Crystal Przybille is selling maquettes of her Father Pandosy sculpture and accepting donations as she nears completion of the six-foot piece of public art.

Pandosy public art needs funds

The six-foot Father Pandosy bronze sculpture is at the foundry, but the artist still needs funds.

  • Nov. 29, 2011 5:00 p.m.

Crystal Przybille could not have been calmer as she carefully maneuvered the six-foot Father Charles Pandosy sculpture around the studio.

With the garage door walls flung open to the snowy scene outside, the day was just as one imagines most of her time in the cozy Rotary Centre for the Arts studio to be, with pictures and sketches and articles of her project hung neatly behind her likeness of the great man himself.

As serene as this nook of creativity seemed, however, one big source of stress weighed on the artist’s shoulders.

“We still need to raise the money for that last 20 per cent of the budget,” she said with some urgency.

Przybille’s incredible public art masterpiece is now on its way to the foundry for bronzing, though the artist has yet to complete fundraising.

Some 20 maquettes—small bronze replica statues, signed by the artist—are still available to the public for purchase at $5000 a piece.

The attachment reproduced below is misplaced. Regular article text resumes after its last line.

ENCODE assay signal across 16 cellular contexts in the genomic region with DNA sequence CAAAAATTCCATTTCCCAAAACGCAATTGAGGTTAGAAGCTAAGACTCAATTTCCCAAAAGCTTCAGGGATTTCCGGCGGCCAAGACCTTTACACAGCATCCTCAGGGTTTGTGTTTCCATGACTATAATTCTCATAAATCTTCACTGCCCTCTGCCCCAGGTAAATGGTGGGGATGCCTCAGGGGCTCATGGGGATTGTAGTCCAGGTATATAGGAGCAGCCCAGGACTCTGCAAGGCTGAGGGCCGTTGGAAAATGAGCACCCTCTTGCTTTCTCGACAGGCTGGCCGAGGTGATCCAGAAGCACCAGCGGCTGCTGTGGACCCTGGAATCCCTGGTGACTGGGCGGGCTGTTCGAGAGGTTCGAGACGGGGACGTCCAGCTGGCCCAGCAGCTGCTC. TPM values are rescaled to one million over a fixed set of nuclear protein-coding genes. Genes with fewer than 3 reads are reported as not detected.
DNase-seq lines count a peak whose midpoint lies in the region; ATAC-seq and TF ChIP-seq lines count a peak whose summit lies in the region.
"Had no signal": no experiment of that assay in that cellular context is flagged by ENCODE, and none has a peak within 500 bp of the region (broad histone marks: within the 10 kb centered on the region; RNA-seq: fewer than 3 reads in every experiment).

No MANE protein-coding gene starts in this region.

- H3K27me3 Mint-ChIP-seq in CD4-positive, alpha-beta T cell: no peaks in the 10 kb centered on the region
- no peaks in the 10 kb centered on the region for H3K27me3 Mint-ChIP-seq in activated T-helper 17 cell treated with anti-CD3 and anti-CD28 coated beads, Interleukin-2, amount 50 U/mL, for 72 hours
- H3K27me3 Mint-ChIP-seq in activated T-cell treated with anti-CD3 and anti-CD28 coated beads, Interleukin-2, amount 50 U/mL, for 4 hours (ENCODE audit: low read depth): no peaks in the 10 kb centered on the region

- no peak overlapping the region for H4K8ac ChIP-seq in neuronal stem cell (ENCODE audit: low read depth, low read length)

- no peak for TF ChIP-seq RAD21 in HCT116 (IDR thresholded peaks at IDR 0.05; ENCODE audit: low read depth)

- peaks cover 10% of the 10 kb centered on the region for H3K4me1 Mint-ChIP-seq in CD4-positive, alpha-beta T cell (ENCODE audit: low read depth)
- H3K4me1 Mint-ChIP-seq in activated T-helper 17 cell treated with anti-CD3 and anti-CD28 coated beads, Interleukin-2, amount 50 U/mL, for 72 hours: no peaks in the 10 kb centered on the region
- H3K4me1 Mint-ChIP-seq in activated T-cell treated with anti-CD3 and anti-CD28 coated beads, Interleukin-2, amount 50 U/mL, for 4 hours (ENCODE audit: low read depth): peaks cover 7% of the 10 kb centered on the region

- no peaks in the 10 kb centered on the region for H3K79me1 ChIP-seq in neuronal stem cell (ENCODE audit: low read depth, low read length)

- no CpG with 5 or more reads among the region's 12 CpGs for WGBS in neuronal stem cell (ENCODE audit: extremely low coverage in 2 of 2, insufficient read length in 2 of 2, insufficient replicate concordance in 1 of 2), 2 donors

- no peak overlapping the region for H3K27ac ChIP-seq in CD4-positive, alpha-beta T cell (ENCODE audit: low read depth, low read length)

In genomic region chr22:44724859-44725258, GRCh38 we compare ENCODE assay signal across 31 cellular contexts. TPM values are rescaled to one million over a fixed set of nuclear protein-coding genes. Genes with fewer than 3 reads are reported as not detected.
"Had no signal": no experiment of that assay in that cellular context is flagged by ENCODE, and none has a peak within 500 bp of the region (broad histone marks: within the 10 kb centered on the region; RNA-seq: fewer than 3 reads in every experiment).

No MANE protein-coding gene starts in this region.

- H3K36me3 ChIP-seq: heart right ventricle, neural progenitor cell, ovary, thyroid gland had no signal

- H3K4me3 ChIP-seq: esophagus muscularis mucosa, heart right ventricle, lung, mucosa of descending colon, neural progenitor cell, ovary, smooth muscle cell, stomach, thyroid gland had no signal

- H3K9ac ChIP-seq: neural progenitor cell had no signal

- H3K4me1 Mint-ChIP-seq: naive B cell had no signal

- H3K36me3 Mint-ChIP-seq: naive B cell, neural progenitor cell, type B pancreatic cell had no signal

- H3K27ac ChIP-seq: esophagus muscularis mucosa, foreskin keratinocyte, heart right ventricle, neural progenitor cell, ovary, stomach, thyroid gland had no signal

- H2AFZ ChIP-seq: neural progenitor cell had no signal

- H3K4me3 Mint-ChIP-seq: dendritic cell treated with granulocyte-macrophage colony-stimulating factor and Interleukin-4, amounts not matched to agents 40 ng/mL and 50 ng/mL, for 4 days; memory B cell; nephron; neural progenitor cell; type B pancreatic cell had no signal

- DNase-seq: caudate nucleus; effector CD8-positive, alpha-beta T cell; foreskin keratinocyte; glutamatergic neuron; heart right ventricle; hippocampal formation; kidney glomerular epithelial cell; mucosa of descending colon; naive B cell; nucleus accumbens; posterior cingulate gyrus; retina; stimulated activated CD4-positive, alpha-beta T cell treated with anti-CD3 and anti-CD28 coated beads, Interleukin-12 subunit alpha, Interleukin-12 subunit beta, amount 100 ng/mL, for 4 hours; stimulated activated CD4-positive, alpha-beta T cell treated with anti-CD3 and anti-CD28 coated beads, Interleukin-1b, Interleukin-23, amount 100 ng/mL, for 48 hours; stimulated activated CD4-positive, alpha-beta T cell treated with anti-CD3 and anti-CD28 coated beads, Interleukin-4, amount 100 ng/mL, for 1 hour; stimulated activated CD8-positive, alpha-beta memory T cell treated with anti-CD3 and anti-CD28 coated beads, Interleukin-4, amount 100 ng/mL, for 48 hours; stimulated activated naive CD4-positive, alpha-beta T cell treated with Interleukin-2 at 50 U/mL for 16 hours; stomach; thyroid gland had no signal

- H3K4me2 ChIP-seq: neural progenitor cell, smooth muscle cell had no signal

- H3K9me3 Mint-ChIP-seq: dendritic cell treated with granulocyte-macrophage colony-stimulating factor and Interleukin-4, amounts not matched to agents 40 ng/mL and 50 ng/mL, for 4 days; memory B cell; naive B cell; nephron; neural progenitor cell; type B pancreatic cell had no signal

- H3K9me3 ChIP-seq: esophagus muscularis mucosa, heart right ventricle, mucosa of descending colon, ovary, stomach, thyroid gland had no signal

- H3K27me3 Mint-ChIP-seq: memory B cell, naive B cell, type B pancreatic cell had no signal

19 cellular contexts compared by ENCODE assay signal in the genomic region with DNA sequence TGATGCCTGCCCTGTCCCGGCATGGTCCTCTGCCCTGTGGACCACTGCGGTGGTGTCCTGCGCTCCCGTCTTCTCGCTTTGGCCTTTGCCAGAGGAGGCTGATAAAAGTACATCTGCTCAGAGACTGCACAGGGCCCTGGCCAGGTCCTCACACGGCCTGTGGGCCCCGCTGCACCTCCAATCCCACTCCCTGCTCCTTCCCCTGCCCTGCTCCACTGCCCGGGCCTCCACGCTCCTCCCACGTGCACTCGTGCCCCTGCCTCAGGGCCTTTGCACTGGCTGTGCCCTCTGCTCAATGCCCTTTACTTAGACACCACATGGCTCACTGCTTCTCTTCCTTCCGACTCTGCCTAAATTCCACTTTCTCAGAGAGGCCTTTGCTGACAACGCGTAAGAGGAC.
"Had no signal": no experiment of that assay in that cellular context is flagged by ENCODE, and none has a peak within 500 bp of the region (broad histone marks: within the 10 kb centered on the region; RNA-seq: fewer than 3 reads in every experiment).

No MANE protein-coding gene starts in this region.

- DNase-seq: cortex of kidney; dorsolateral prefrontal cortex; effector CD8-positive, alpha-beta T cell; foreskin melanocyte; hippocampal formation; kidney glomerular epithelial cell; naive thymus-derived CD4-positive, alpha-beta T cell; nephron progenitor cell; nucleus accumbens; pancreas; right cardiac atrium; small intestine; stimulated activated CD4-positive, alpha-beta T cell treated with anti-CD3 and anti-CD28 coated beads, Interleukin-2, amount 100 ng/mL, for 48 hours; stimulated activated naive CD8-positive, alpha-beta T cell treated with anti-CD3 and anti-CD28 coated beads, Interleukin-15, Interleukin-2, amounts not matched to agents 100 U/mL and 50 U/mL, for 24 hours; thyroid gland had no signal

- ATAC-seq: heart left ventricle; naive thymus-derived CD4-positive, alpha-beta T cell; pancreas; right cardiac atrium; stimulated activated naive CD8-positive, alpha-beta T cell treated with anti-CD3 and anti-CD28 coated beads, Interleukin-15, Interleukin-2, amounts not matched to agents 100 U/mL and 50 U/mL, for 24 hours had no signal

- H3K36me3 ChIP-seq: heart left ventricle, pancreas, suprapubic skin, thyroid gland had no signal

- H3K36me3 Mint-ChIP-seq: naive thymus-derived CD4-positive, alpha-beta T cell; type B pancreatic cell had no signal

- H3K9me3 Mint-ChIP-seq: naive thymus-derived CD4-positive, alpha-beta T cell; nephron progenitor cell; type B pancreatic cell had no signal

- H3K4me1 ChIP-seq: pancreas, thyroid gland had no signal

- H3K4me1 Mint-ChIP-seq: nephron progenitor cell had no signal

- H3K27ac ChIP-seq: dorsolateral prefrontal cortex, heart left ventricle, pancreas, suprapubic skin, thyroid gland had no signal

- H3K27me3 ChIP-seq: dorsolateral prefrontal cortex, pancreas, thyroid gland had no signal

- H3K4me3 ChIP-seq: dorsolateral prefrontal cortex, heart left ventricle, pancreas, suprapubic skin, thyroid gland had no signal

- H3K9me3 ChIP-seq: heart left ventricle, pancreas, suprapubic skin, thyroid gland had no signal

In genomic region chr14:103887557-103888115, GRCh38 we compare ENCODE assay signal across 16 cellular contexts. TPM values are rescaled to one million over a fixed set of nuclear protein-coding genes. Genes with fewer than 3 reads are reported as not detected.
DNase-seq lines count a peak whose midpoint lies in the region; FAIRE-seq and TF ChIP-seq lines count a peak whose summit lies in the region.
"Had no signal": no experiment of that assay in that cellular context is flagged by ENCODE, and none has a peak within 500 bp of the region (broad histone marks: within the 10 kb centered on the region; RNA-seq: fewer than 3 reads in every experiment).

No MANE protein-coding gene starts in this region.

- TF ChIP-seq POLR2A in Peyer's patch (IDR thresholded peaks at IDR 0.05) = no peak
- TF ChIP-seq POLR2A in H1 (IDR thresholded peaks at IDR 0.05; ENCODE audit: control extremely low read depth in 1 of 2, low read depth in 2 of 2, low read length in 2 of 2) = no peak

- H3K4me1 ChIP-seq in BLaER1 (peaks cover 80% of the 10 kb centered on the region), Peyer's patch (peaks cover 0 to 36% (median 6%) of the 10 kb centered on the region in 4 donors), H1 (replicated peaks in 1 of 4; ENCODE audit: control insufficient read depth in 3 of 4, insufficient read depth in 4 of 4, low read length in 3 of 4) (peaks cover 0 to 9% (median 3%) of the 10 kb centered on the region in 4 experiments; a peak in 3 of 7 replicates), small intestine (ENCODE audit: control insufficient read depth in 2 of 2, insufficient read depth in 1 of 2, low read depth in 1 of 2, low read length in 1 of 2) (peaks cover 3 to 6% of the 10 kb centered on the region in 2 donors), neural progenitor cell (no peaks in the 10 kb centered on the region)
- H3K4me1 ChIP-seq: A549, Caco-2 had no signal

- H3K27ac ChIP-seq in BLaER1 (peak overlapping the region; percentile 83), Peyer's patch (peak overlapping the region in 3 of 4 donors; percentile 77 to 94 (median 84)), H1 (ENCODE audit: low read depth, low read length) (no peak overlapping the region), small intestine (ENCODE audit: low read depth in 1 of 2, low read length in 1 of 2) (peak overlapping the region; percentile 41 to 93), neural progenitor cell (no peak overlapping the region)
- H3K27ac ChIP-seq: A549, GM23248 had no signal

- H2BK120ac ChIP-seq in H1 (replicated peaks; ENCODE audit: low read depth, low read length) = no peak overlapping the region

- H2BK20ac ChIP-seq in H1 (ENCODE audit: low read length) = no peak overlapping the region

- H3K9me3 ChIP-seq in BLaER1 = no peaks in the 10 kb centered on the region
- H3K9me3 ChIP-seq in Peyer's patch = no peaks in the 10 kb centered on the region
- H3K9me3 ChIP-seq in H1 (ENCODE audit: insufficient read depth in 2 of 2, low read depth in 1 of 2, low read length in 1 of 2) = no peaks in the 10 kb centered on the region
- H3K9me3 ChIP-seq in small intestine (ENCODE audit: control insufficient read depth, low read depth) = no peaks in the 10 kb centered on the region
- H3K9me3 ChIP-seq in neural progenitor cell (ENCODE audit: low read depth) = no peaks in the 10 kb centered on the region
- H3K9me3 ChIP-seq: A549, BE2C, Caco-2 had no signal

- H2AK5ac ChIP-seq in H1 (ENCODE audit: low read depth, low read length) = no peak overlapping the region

The figures will help prop up the budget, though Przybille is also hoping for donations given the magnitude of the work.

Father Pandosy has become a folk hero in the Okanagan and the statues, which play on his unique ability to forage a relationship with the Syilx speakers in the area, incorporate representations of the four food chiefs— bear representing hunted meat, salmon for food from water, Saskatoon berry for food from the soil and bitterroot for food from the earth.

The Pandosy likeness was created to commemorate the 150th anniversary of Pandosy’s mission, Immaculate Conception Mission, the first Euro-Canadian settlement in the Okanagan Valley.

“A lot of cities have sculptures of historical figures represented for tourists, and so that the general public can get a sense of the identity of the community,” Przybille told the **Capital News** early summer as she hit a mid-point on the clay sculpting process.

Pandosy is quite a unique figure among pioneers. Standing six-foot, four inches tall, though he lived from 1824 to 1891, the Catholic priest is known for establishing the first orchards in the valley, putting in the first vines for grapes, and building relations with the First Nations communities throughout the Okanagan.

Przybille has kept an incredible blog at of her work as she attempts to create a bronze likeness to tell the tale; and the work has received endorsements from the City of Kelowna, Westbank First Nation, Tourism Kelowna and the Central Okanagan Heritage Society to name but a few.

When it is complete, the bronze figure will sit on the Thompson farm, now the H2O Centre property, as part of the city’s public art collection.

Information on donating to the project can be found at or by emailing Przybille at

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